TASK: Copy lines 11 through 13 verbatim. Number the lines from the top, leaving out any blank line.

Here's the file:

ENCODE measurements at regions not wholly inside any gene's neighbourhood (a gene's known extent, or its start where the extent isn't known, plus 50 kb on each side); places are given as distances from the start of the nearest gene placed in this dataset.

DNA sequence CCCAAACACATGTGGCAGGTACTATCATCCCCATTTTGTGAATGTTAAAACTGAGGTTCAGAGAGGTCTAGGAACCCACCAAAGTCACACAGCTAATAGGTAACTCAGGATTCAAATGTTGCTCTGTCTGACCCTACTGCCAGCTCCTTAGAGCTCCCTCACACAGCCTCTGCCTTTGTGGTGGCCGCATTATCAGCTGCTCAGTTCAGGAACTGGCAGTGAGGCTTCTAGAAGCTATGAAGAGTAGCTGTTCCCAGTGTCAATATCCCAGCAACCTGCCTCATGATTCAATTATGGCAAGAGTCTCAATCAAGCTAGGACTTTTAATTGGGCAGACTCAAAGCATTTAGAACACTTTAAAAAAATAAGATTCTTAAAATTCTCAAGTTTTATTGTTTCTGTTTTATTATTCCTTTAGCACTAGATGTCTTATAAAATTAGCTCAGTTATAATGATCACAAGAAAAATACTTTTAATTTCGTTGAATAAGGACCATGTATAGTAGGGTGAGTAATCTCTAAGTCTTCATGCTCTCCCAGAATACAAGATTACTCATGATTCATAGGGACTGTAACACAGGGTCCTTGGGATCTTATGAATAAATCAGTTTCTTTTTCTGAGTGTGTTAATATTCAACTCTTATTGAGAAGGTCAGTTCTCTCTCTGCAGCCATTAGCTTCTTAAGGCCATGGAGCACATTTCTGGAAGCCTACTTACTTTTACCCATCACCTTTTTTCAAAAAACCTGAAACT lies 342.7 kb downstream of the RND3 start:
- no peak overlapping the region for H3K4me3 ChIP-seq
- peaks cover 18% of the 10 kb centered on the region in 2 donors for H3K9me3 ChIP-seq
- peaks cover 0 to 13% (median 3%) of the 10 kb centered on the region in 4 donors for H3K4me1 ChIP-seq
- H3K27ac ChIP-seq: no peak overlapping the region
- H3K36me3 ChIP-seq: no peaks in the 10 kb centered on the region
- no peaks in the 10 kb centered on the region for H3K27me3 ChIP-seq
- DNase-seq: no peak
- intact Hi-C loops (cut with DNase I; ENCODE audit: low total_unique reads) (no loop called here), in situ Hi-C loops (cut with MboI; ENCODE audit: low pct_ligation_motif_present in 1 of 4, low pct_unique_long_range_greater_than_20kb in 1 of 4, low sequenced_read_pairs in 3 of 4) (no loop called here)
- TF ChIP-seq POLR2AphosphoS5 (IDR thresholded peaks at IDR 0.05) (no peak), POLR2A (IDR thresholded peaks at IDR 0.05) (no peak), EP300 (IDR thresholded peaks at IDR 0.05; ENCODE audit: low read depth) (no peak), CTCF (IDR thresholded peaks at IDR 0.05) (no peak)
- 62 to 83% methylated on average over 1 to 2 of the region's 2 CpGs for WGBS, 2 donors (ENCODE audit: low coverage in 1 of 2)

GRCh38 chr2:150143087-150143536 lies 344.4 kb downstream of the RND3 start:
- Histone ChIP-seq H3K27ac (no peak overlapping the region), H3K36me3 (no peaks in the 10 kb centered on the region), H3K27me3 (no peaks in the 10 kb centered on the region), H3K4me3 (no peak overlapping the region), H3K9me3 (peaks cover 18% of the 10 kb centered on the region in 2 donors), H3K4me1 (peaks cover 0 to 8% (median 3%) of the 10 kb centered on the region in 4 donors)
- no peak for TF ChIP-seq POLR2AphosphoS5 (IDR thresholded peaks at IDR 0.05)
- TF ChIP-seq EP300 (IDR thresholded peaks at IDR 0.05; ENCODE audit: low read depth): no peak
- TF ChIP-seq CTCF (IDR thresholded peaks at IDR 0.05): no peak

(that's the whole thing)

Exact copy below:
- TF ChIP-seq POLR2AphosphoS5 (IDR thresholded peaks at IDR 0.05) (no peak), POLR2A (IDR thresholded peaks at IDR 0.05) (no peak), EP300 (IDR thresholded peaks at IDR 0.05; ENCODE audit: low read depth) (no peak), CTCF (IDR thresholded peaks at IDR 0.05) (no peak)
- 62 to 83% methylated on average over 1 to 2 of the region's 2 CpGs for WGBS, 2 donors (ENCODE audit: low coverage in 1 of 2)

GRCh38 chr2:150143087-150143536 lies 344.4 kb downstream of the RND3 start: